On Saturday morning, Cal football fans arrived at the steps of Sproul Plaza for a pregame rally only to find the space already occupied — by three tents and a small group of six sleep-deprived protesters.
The activists said they woke on the second anniversary of the Nov. 9 Occupy Cal demonstrations after frequent interruptions throughout the night by police announcing the illegality of the encampment. The protesters held signs during the morning rally before traveling to International House to put on a satirical performance shortly before the game.
The demonstration — organized by the political advocacy group Open University at Occupy Cal — satirized what the group considers undue corporate influence on the UC Berkeley campus, in particular research funded by the British oil company BP. Protesters dressed as Cal cheerleaders, a “BP Bear” and a BP executive for the event.
Occupy Cal, a local iteration of the national Occupy Wall Street movement that swept the country two years ago, attracted national media attention after police used batons against protesters linking arms around their encampments on Nov. 9, 2011. The police actions prompted criticism from students and faculty and set the stage for a gathering on Sproul six days later that drew thousands.
“We were saying we were there to privatize the public education system, and we’d already started,” said Navid Shaghaghi, a UC Berkeley graduate who actively participated in Occupy Cal. “We were (there) to finish the job and buy off Cal completely.”
Although the weekend’s activities were timed to commemorate the anniversary, Shaghaghi and many other Occupy Cal veterans continue to contribute to political discourse that came to a fore on campus in fall 2011 surrounding higher education, workers’ rights and the distribution of wealth.
When the movement dwindled in spring 2012, many of the students and faculty involved joined a range of pre-existing organizations and splinter groups, including Open University, the Coalition for Public Education and labor unions.
After Occupy Cal, UC Berkeley graduate student Amanda Armstrong took a more active role in United Auto Workers 2865, a union representing more than 13,000 student workers across the UC system. Armstrong said her service on the union’s bargaining team, which is in the midst of contract negotiations with the university, and participation in a series of teach-outs with the Coalition for Public Education are in many ways a continuation of Occupy’s legacy.
“There were a lot of relationships of solidarity and care that took shape in the context of the Occupy movement that have been maintained over the last couple of years,” she said. “There were friendships and relationships with people in the context of organizing. Movements are built on relationships.”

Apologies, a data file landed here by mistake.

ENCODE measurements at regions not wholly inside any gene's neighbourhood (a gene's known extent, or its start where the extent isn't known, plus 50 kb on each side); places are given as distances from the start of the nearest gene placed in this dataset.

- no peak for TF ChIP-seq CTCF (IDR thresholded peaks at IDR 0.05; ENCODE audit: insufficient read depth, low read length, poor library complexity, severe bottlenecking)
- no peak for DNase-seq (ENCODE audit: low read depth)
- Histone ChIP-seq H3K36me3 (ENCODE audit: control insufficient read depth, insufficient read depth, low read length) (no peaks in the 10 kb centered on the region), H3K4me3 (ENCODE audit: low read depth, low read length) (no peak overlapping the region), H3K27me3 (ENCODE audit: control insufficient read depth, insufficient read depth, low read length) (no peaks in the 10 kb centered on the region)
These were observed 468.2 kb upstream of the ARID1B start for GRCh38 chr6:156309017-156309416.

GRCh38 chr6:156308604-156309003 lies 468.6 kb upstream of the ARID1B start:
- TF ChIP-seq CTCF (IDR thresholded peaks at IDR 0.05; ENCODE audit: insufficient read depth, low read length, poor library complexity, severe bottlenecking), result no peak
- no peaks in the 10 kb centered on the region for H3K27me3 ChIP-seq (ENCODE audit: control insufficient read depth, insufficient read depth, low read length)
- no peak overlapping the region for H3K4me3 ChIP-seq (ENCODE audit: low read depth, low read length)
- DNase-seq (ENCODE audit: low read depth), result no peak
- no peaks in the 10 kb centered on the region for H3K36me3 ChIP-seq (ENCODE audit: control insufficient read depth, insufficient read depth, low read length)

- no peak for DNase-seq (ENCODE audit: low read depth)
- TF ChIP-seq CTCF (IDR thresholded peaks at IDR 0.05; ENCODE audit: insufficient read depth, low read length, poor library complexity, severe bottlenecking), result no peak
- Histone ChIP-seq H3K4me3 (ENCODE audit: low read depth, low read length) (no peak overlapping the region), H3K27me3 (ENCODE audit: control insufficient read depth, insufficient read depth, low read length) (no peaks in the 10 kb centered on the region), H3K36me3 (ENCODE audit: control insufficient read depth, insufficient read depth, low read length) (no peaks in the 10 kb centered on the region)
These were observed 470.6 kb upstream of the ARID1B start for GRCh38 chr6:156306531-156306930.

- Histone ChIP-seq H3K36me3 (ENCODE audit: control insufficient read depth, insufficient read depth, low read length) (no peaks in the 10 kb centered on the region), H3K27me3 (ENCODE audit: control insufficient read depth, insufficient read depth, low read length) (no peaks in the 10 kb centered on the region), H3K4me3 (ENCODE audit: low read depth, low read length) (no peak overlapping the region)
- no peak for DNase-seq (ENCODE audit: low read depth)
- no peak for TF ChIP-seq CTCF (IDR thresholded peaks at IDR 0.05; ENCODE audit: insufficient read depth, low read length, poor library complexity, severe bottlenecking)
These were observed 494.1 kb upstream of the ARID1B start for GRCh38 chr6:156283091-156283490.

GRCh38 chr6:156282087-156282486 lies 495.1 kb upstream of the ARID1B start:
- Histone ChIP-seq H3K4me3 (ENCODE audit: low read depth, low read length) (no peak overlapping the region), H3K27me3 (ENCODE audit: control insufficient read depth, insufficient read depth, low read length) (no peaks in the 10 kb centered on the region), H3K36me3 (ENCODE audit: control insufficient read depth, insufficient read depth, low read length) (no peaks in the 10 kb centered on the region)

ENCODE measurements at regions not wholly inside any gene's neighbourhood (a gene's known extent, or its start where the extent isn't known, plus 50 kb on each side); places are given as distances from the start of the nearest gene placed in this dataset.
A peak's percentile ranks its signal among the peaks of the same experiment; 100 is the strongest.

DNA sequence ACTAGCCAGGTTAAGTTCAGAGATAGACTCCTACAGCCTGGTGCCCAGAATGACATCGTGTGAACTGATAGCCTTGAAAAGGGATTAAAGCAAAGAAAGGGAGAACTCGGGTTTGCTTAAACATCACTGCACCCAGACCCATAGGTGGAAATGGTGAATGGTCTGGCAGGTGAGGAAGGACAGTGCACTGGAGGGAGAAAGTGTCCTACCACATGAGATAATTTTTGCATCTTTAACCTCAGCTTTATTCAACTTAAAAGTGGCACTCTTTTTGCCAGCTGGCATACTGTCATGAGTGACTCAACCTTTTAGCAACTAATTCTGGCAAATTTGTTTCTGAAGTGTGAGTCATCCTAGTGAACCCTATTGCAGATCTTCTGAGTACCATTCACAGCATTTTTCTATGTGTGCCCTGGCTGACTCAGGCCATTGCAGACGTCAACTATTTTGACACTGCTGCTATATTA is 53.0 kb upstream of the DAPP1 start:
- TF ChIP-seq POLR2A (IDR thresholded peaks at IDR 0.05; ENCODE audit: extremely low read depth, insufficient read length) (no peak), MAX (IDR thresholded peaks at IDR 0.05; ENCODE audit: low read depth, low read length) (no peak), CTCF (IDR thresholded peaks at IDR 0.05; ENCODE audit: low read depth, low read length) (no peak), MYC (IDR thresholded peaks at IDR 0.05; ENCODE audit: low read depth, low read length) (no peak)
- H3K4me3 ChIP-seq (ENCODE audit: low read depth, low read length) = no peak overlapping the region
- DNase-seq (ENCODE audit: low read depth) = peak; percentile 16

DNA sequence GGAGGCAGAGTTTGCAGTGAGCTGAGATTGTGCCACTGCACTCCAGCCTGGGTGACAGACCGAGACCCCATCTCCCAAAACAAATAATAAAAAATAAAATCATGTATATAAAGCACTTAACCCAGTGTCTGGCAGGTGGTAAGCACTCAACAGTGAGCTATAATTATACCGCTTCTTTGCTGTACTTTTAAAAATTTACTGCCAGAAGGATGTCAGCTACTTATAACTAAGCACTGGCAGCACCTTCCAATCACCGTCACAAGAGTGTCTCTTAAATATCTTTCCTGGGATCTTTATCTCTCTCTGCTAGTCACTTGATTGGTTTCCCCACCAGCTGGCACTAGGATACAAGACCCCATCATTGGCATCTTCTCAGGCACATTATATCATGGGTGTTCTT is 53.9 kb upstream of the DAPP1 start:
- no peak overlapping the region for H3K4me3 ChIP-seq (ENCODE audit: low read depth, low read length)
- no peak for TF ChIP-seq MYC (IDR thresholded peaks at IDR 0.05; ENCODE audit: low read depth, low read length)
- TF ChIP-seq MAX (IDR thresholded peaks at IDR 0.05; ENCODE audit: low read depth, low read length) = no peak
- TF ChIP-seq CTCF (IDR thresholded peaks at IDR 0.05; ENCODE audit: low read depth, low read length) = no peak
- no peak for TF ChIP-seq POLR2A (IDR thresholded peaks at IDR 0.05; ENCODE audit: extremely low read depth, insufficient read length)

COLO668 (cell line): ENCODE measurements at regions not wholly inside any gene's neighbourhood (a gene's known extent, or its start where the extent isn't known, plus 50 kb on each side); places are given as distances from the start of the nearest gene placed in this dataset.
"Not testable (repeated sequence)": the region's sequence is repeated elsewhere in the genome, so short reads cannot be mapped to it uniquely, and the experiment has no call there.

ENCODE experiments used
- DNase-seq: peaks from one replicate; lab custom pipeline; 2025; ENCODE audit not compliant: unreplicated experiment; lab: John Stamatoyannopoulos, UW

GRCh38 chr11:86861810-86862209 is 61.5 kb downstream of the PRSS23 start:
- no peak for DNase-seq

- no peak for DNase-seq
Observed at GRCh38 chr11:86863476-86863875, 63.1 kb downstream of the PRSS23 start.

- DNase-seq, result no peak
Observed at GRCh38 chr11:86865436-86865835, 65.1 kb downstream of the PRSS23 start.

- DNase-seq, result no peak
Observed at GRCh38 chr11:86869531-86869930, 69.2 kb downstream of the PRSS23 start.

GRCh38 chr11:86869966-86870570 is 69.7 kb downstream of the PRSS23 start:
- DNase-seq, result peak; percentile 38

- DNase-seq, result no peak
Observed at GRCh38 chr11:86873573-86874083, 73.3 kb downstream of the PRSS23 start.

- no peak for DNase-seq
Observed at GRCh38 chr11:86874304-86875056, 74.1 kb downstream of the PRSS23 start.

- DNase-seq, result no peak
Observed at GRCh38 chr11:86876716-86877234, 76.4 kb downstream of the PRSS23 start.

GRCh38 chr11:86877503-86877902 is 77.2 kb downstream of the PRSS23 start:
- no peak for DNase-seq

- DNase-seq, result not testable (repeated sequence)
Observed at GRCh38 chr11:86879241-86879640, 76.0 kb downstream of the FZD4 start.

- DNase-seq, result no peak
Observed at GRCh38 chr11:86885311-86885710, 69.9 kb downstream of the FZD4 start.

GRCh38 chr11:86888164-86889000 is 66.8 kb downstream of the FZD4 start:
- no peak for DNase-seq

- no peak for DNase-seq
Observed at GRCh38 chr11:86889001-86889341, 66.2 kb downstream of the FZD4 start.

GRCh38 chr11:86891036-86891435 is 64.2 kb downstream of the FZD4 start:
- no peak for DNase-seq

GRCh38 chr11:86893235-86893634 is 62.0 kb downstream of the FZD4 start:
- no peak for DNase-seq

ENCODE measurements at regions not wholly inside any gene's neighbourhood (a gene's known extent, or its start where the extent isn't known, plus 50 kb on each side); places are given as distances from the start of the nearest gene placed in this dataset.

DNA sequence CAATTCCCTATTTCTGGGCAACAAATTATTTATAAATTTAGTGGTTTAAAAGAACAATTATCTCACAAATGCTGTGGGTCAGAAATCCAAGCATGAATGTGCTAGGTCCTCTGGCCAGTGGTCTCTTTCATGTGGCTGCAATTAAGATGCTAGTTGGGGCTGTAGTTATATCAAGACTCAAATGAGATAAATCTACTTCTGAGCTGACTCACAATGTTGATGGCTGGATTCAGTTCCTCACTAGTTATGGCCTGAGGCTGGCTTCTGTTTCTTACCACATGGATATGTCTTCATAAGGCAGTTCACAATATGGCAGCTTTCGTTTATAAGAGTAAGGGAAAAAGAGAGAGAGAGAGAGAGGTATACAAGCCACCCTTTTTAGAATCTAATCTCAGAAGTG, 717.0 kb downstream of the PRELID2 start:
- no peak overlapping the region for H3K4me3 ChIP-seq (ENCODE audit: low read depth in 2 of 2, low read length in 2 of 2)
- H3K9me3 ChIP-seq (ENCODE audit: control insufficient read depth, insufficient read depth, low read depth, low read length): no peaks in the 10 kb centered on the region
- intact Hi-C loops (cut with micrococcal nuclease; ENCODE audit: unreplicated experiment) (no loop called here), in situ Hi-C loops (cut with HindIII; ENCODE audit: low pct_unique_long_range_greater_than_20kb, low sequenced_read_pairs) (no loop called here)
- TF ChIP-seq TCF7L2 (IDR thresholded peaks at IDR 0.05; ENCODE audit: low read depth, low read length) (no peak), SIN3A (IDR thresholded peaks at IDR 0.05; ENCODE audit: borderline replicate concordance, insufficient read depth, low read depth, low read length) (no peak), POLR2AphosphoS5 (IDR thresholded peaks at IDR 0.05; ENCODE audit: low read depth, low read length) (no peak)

UC Berkeley associate professor of English Celeste Langan participated in the Nov. 9, 2011, protests after hearing about the budding movement from her graduate students. Langan, who was arrested during the day’s action, participated extensively in police reviews of the incident and later joined the UC Berkeley Faculty Association to deepen her involvement in campus operations.
“(Occupy) has an important place in the history of Berkeley and keeping alive a spirit of dissent,” she said. “One of the values of Occupy was that we’re staying here until things change. I’d like to think that is still, in some sense, driving peoples’ interests — that they’re not letting go of problems that they know need fundamental change.
In the wake of the Occupy Cal movement, campus administrators acknowledged the need for continued mindfulness when responding to protests.
In February 2012, the campus created new protocols for responding to protests that were called into action during the November 2012 occupation of Eshleman Hall. Administrators were able to negotiate with students and clear the building without the use of force.
“(Administrators have) definitely looked at the timing of the protest and the manner of the response (and) tried to be patient rather than react immediately,” said Claire Holmes, the campus associate vice chancellor for communications and public affairs.
Still, the possibility of another large-scale movement with the broad appeal of Occupy Cal is unlikely, said UC Berkeley junior Maggie Hardy, who found herself tired of the disorganization of activists after Occupy Cal.
“(People like me) came with the expectation that … we would only build uphill in terms of numbers and in terms of mobility and ability to change campus policy,” Hardy said. “You really have to work hard and have a lot of external circumstances come together to build something like that.”